To eliminate the predictive correlation between student demographics and student academic success, we must use our equity lens in our decision-making processes at our school sites and district.
As you make decisions to support your work, please ask the following questions:
Constituents: Who are the different groups of people __ would affect? Have they been meaningfully engaged? Who has been missed?
Purpose: What are we trying to achieve with __? How would it reduce disparities and advance equity and inclusion? Are there better ways to do this?
Inequities: Would __ effect different groups differently? If so, in what ways? If we don’t know, how could we find out?
Negative Effects: How could __ be bad for different groups? What could we do to prevent or reduce negative effects and unintended consequences?
Positive Effects: How could __ be good for different groups? What could we change or add to increase positive effects on equity and inclusion?
Root Causes: How would __ affect some groups unequally? What could __ do to address these root causes?
Sustainability: Is __ realistic and adequately funded? Does it have what it needs to be successful?
Evaluation: How do we measure __’s success? How can we share that information with people?
School EDI Plans
Guidance for Families and Educators When Responding to Racial Incidents
Click here for a printable PDF version of this text.
1. Be mindful of or limit media exposure, and encourage older students to do so as well.
Graphic images depicted through news and social media are especially upsetting to children and teens.
Be mindful of what you and other adults discuss and model in front children. Children are much more aware than we think.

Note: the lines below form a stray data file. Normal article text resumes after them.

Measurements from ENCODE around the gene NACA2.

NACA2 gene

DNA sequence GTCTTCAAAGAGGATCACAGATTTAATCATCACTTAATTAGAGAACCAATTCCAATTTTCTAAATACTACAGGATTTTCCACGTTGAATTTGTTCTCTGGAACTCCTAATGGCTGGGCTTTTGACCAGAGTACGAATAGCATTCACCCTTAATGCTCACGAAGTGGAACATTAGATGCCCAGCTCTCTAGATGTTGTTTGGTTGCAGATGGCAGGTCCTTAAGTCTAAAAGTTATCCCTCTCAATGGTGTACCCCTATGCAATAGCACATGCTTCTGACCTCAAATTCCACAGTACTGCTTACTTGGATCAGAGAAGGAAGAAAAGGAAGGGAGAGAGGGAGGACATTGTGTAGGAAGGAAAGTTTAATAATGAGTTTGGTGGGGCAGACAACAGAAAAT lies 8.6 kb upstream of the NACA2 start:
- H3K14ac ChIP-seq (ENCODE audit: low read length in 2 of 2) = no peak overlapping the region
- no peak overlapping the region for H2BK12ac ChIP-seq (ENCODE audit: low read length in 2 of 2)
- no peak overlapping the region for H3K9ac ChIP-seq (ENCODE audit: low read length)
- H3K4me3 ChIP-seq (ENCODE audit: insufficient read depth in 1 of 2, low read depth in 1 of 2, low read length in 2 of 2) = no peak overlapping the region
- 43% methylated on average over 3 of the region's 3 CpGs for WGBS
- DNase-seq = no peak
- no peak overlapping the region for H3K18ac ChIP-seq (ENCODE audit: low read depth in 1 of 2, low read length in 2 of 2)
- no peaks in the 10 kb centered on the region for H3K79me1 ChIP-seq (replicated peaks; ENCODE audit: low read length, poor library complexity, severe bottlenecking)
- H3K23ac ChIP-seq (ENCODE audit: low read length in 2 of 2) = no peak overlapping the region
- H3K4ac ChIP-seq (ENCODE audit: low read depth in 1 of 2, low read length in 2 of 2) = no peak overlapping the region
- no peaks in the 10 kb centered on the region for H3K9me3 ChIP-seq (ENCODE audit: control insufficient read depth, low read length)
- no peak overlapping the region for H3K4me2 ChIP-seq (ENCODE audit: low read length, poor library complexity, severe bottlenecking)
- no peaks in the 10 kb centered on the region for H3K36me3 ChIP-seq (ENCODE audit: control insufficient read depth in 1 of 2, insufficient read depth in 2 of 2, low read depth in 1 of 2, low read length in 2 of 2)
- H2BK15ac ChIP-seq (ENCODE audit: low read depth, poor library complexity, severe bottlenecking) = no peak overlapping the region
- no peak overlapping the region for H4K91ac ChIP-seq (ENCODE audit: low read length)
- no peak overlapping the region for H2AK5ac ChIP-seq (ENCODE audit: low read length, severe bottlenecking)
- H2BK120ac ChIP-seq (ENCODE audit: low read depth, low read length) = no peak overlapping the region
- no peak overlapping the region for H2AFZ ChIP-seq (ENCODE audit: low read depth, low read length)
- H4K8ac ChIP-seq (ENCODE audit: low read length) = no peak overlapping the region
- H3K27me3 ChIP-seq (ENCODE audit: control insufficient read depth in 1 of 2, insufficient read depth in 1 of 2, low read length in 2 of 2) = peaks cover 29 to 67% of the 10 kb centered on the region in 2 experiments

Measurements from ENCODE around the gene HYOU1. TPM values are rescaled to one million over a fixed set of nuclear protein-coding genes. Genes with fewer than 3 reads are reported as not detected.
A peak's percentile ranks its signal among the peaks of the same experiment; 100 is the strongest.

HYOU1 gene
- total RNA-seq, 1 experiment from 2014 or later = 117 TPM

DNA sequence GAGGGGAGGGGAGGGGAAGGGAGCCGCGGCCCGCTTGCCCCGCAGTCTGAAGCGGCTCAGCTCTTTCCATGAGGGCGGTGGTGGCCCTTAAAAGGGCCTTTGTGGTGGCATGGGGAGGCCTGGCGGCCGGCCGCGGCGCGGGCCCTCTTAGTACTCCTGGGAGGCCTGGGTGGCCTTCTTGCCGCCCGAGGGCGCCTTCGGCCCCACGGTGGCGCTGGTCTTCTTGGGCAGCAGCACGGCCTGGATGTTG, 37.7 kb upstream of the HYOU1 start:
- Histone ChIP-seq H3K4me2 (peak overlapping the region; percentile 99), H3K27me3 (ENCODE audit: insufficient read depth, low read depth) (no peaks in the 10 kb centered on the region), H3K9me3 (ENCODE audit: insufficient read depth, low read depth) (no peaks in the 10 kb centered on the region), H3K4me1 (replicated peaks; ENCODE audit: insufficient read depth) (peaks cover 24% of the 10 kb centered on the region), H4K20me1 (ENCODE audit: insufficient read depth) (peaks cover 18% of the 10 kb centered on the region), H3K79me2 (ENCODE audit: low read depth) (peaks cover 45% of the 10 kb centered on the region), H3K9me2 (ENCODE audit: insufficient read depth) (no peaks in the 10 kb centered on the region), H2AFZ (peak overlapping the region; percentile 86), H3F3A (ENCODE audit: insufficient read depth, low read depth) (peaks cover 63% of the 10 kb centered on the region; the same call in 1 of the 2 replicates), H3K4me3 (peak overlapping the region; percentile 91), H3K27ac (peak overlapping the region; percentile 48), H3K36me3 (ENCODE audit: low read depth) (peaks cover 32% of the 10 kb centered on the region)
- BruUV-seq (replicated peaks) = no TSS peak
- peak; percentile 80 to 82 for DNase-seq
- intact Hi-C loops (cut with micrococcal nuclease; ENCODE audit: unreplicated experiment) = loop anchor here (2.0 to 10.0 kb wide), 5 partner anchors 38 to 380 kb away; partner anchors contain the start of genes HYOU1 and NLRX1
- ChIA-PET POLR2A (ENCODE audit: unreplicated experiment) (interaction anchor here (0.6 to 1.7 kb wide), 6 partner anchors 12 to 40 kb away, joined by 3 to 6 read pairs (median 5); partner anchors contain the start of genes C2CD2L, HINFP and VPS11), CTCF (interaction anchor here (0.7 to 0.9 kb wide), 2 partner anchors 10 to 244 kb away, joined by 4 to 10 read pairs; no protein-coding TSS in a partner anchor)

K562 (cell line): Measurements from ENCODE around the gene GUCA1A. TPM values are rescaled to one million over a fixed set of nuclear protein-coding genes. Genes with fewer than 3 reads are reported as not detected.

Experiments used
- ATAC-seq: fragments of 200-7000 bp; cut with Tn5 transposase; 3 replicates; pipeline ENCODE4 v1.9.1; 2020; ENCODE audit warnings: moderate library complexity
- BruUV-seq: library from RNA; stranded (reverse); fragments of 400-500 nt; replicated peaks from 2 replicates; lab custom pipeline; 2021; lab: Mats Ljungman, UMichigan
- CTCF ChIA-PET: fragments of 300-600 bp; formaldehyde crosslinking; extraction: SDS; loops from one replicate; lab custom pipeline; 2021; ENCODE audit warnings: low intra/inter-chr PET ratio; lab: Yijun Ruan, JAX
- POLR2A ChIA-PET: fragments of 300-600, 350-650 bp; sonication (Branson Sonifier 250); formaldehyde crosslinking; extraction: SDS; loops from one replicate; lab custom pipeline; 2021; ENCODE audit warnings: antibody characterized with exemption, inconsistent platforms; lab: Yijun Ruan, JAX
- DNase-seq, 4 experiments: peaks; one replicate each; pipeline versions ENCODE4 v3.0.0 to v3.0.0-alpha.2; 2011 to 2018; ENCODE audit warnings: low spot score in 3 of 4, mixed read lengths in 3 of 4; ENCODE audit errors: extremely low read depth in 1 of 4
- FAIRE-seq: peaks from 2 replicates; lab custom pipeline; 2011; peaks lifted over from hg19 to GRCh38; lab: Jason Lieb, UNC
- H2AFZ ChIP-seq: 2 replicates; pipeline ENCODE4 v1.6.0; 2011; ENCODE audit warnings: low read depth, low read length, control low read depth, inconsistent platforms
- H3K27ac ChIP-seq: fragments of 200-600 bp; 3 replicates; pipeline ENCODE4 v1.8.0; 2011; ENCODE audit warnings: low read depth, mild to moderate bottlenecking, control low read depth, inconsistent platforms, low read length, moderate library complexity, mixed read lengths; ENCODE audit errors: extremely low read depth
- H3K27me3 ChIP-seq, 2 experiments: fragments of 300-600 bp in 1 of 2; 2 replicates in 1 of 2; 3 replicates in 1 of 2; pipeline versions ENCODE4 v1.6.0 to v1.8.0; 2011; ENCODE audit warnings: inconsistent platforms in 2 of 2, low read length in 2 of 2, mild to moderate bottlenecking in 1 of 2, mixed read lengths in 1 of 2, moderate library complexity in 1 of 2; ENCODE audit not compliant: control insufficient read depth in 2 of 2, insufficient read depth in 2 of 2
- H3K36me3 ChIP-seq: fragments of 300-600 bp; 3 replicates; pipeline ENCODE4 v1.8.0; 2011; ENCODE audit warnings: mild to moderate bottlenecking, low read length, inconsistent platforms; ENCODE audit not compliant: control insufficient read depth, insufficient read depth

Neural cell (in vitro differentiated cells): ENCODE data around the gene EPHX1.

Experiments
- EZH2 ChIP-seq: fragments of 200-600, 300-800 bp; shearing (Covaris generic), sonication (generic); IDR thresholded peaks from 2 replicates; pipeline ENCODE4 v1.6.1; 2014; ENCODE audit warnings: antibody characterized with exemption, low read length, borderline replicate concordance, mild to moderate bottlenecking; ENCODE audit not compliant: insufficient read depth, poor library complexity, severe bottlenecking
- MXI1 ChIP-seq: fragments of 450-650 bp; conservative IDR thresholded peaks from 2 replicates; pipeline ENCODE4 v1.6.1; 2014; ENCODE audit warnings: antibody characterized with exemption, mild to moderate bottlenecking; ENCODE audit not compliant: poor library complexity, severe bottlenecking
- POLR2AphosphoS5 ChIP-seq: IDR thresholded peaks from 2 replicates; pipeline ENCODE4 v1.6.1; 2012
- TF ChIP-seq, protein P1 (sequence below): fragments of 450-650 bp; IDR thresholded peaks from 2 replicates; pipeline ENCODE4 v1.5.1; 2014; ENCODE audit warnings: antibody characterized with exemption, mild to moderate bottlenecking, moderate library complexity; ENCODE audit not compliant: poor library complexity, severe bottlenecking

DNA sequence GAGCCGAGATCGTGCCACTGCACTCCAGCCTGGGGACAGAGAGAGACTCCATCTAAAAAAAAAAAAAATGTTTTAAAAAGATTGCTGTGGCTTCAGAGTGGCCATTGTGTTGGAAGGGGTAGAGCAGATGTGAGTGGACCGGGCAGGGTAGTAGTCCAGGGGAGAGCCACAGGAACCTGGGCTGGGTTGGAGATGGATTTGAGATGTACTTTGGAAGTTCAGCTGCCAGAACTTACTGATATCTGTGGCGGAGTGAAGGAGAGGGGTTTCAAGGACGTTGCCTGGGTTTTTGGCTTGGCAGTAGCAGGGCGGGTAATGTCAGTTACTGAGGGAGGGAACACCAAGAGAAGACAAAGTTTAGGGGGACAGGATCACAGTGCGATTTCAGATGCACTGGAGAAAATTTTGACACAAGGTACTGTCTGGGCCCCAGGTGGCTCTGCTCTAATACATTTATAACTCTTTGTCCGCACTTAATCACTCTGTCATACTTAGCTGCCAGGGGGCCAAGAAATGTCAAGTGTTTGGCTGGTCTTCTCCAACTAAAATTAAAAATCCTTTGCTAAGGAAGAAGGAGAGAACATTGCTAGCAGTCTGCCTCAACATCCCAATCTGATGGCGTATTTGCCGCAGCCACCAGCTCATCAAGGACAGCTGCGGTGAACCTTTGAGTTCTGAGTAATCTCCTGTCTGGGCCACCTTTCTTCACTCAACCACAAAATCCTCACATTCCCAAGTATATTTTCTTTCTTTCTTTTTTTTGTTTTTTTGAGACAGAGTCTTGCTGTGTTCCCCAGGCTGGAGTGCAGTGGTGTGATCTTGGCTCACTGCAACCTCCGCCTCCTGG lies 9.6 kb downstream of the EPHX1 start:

The more graphic visual coverage children are exposed to, the more likely they are to experience anxiety, fear, and trauma.
2. Talk with kids about racism, white supremacy, and the really hard things.
You don’t have to have all the answers or be an expert to have a conversation.
Ask children and teens about their thoughts, feelings, fears, concerns, and perspectives on what they have seen or heard.
Be concrete. Don't give more information than they can handle. Correct any misunderstandings or confusion.
Be available to reassure them of their safety and of plans to keep them safe.
Focus on the unfairness. Highlight examples of resistance and of allies and accomplices.
Emphasize the agency of the people who are oppressed. This gives kids hope and examples.
3. Educate Yourself
In order to best guide your children and teens, you must engage and take responsibility for your own learning.
There is no checklist for addressing systemic racism and oppression. There is no “one size fits all” remedy or handbook to become more racially informed and aware.
Seek out and read BIPOC-authored articles and books.
4. Support your BIPOC community
Listen to BIPOC voices. Believe their experiences.
Educate yourself on white privilege, white fragility, and white savior complex.
Do not rely on your BIPOC friends or family to educate you. Equity work takes emotional and mental labor. It is not the responsibility of the oppressed to educate the oppressor or privileged.
Ally is a verb. Leave it to BIPOC to refer to your actions as those of an ally or an accomplice. If you want to be an ally, get to work!
Resources for talking about race, racism, and racialized violence with kids
Your Kids Aren't Too Young to Talk About Race: Resource Roundup
Developed May 2020 Becca Laroi and Tiffany Burns, utilizing these resources:
Tips for parents on media coverage National Child Traumatic Stress Network
Talking Race with Young Children NPR, Sesame Workshop, & author Beverly Daniel Tatum